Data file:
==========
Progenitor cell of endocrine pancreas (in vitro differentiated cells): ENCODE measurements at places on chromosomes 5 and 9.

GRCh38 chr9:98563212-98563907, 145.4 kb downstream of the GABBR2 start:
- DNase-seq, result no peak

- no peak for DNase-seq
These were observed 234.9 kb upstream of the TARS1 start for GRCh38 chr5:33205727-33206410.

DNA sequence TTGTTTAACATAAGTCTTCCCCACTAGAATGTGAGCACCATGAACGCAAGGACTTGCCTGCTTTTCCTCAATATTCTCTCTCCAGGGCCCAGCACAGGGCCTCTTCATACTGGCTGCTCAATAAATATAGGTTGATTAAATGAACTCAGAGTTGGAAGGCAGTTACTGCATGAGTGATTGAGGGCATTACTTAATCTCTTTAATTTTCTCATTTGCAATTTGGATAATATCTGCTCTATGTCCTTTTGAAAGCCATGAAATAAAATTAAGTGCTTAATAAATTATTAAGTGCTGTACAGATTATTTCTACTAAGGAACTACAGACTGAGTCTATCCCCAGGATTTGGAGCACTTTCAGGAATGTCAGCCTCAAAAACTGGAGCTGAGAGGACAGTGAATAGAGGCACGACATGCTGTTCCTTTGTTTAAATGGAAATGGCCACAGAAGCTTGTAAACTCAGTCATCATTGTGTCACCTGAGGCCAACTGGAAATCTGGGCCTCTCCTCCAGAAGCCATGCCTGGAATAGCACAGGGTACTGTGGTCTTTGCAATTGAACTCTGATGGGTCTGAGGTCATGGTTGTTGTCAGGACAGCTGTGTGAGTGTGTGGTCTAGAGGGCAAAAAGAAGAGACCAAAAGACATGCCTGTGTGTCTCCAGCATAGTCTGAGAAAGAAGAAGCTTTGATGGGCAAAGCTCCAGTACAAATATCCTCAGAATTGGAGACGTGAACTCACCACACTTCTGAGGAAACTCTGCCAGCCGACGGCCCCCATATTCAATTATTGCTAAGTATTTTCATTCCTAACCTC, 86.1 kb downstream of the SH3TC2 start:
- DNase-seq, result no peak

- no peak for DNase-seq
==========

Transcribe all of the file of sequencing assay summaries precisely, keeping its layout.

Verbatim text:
Progenitor cell of endocrine pancreas (in vitro differentiated cells): ENCODE measurements at places on chromosomes 5 and 9.

GRCh38 chr9:98563212-98563907, 145.4 kb downstream of the GABBR2 start:
- DNase-seq, result no peak

- no peak for DNase-seq
These were observed 234.9 kb upstream of the TARS1 start for GRCh38 chr5:33205727-33206410.

DNA sequence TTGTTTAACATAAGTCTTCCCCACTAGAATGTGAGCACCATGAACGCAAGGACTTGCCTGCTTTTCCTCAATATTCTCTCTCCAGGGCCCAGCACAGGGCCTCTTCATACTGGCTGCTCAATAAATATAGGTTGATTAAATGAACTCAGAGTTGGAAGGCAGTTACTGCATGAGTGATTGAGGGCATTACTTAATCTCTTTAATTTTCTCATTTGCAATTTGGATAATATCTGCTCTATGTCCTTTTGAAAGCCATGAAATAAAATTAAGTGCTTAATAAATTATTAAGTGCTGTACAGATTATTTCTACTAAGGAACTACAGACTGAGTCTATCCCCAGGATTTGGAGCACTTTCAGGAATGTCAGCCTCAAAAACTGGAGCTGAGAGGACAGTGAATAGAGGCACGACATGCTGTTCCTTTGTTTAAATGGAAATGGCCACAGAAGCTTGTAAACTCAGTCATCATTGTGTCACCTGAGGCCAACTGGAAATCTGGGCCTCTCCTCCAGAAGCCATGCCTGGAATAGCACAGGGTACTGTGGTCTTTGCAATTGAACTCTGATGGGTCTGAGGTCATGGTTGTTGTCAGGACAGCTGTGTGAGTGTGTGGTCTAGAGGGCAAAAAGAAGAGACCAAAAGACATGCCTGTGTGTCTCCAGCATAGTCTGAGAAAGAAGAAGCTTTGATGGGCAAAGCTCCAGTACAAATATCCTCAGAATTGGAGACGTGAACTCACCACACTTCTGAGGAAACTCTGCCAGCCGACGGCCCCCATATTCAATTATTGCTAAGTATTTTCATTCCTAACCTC, 86.1 kb downstream of the SH3TC2 start:
- DNase-seq, result no peak

- no peak for DNase-seq